2013, the long-running struggle escalated into
Four of the seven current City Council members
take campaign contributions from developers.
Traffic has grown to nightmare proportions.
The City’s new area plan for Bergamot, as resi-
dents have repeatedly said, is too big, too com-
mercial, too cluttered and too intrusive in what
has been a serene residential neighborhood.
There are 30-plus major new projects in the pipe-
On its own authority, City staff designated
seven “opportunity sites,” on which the usual
limits – height, mass, and so on – will not
Despite residents’ previous wholesale rejection
of towers on Ocean Avenue, three towers have
been proposed: the 370-foot Miramar tower, the
200-foot-plus Frank Gehry tower at Santa Monica
Boulevard, and the 175-foot Wyndham tower at Col-
orado and Ocean.
The City treated developers to a bus tour of Santa
Monica to point out likely sites for new projects.
When the LUCE was okayed by the Council in 2010,
it was six years behind schedule, and, in the
three years since its approval, the downtown spe-
cific plan, the revised zoning code and other app-
lications of LUCE principles haven’t been comp-
leted, much less approved.
City officials have said repeatedly that the 96
percent of the town that is comprised of resident-
ial neighborhoods would not be sullied by new
zoning and land use regulations. but, as with the
Bergamot area plan and the surprise rezoning of
residential land to commercial land in the north-
east section of the city, residential neighbor-
hoods are in the planners’ lines of fire.
The City’s callous and possibly illegal treatment
of the residents of the Village Trailer Park, most
of whom are home owners, has outraged many resi-
Three new hotel projects have been approved, though
all three are architecturally mediocre.
Brad Cox, head of L.A. operations for Texas-based
Trammell Crowe, a major developer, is the current
chair of the Santa Monica Chamber of Commerce and
one of four members of the Alliance, a City-Chamber
partnership that quietly oversees and promotes the
City’s economic development. His firm, with the
full approval of the Council, evicted the resid-
ents of an apartment complex at 301 Ocean three
years ago, but did not proceed with its project –
a condominium complex – and recently sold the site
and its plans to another developer.
On several occasions, over 100 people have turn-
ed up at Council meetings and so-called “workshops”
to protest City actions and decisions.
The neighborhood organizations and the Neighbor-
hood Council have been galvanized. Mid-City Nei-
ghbors, which had been dormant, reorganized. Wil-
mont cleaned house. After a period of inactivity,
NOMA re-entered the arena.
Friends of Sunset Park, the Pico Neighborhood
and the Northeast Neighbors have documented and
eloquently expressed their opposition to all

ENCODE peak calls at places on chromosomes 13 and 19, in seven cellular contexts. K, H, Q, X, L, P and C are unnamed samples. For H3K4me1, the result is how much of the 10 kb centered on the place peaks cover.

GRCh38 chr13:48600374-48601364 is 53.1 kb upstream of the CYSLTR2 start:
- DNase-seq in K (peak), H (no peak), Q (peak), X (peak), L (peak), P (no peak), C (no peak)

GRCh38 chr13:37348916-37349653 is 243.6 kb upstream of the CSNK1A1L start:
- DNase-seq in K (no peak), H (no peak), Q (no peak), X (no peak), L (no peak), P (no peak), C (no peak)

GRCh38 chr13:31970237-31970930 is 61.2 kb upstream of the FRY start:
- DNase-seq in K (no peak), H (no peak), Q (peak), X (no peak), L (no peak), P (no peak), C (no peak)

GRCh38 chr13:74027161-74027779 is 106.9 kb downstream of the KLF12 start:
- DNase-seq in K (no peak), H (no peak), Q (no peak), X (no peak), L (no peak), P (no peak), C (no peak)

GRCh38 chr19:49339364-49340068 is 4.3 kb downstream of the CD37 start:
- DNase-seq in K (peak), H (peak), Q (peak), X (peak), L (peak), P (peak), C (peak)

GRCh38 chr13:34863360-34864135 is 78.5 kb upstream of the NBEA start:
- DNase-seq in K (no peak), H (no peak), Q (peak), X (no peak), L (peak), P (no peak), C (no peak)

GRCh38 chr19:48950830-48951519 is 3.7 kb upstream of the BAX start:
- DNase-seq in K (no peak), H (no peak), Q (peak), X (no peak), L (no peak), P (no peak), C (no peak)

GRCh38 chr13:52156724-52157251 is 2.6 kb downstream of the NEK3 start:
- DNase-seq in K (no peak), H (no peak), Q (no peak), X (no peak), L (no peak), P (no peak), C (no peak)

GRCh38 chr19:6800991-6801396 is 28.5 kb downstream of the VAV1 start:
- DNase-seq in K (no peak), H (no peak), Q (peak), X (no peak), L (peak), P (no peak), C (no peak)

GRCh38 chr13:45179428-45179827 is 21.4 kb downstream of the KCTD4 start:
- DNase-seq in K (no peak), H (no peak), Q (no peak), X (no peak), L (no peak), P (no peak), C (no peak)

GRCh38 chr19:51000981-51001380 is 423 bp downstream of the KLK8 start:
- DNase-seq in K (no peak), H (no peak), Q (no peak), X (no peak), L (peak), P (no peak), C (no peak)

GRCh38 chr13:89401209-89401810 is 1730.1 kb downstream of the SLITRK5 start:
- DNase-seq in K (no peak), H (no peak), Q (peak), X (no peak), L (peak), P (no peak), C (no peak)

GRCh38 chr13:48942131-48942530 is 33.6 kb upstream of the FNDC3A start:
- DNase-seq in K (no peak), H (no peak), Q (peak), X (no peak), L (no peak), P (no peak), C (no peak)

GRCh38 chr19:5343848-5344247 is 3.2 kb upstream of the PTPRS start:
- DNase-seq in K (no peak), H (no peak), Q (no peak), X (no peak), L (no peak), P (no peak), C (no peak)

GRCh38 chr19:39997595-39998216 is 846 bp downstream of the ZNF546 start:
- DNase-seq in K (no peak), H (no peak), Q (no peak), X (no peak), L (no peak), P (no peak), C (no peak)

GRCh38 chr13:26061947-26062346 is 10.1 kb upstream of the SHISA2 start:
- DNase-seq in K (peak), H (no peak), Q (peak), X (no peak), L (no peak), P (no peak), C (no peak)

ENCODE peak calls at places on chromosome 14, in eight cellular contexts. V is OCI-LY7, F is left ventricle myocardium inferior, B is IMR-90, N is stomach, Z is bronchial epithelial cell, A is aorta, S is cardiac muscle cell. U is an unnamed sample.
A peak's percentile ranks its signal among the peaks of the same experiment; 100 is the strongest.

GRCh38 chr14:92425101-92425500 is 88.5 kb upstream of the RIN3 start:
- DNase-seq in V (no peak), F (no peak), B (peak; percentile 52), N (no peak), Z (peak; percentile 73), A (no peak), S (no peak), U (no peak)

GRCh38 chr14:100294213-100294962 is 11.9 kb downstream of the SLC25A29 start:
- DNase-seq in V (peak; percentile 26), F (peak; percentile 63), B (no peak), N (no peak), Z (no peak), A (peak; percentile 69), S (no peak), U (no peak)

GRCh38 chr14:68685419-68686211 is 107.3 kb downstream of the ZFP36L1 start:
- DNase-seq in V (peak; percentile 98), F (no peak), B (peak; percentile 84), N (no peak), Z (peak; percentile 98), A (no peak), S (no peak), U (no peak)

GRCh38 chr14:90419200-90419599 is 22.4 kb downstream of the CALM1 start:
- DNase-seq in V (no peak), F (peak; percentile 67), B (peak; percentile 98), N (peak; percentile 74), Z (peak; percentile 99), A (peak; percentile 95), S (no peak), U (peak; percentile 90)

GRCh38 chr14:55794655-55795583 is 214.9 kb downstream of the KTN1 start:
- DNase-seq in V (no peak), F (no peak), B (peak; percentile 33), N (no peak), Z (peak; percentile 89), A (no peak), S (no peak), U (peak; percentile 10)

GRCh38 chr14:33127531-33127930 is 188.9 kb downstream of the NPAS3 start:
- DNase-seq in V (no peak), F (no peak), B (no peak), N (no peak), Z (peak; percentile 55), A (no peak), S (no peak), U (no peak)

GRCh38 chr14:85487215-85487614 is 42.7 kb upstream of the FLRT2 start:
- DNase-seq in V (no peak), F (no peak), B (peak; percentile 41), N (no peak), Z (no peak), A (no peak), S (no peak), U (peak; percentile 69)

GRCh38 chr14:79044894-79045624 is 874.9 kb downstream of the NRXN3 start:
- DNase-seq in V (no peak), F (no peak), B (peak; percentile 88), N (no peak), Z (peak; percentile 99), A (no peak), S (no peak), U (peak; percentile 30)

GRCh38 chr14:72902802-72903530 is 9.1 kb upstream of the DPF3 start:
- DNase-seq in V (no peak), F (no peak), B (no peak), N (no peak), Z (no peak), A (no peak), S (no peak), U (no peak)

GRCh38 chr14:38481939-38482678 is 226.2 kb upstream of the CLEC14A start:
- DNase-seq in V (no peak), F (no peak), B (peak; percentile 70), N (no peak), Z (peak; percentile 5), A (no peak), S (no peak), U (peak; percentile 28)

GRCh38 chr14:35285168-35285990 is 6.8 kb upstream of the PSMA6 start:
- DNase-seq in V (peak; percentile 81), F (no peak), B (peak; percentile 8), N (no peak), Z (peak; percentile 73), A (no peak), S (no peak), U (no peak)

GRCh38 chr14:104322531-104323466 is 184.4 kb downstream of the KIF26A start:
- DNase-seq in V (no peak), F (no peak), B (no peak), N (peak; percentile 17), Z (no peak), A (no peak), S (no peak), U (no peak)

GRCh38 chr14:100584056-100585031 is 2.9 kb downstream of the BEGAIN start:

manner of cockeyed and ill-conceived City ini-
tiatives, while taking strong positions on a
variety of questions. The Ocean Park Association
is working on its own plans for the preservation
of Main Street and its unique residential neigh-
At the behest of Santa Monica hotels, the Coun-
cil voted to declare all of Santa Monica “a mar-
keting and promotion district,” and City funds
were combined with hotel funds in a record $5
million annual promotion budget.
The transient daily population rose to 300,000,
and more on weekends.
The City declared war on Paul Conrad’s brill-
iant “Chain Reaction” sculpture for reasons
known only to itself.
Surveys show that Santa Monica has much less
open space per capita than other Southern Calif-
This avalanche of bad calls by the City staff
and City Council has led to an impressive disp-
lay of community opposition, rivaled only by the
residents’ successful 1973 campaign to prevent
the City from demolishing the Santa Monica Pier
and replacing it with an artificial island and
a convention center.
Regularly now, 20 or 30 or 40 people appear at
meetings to protest ill-conceived proposals.
Santa Monica residents are very bright and know-
ledgable, and they invariably speak in comp-
lete sentences, but they are limited to two
minutes each. No such limits have been imposed
on City staff and Council members.
The City launched a very elaborate “civility” cam-
paign, though, in the last ten years, we can re-
member only two instances of uncivil behavior at
the podium, but dozens from the dias. Indeed, the
“civility” campaign is itself uncivil, imposing
far too many rules on residents who should have
at least as much opportunity to speak as their
elected representatives do.
Looking forward to the 2014 election, residents
talk now about referendums on a variety of City
proposals, and of likely candidates for the open
seats on the Council.
The City is Santa Monica’s largest employer – with
2,528 employees. They don’t all live and vote here
but they all campaign here. There are about 56,000
voters in Santa Monica, and they all live, vote
and campaign here.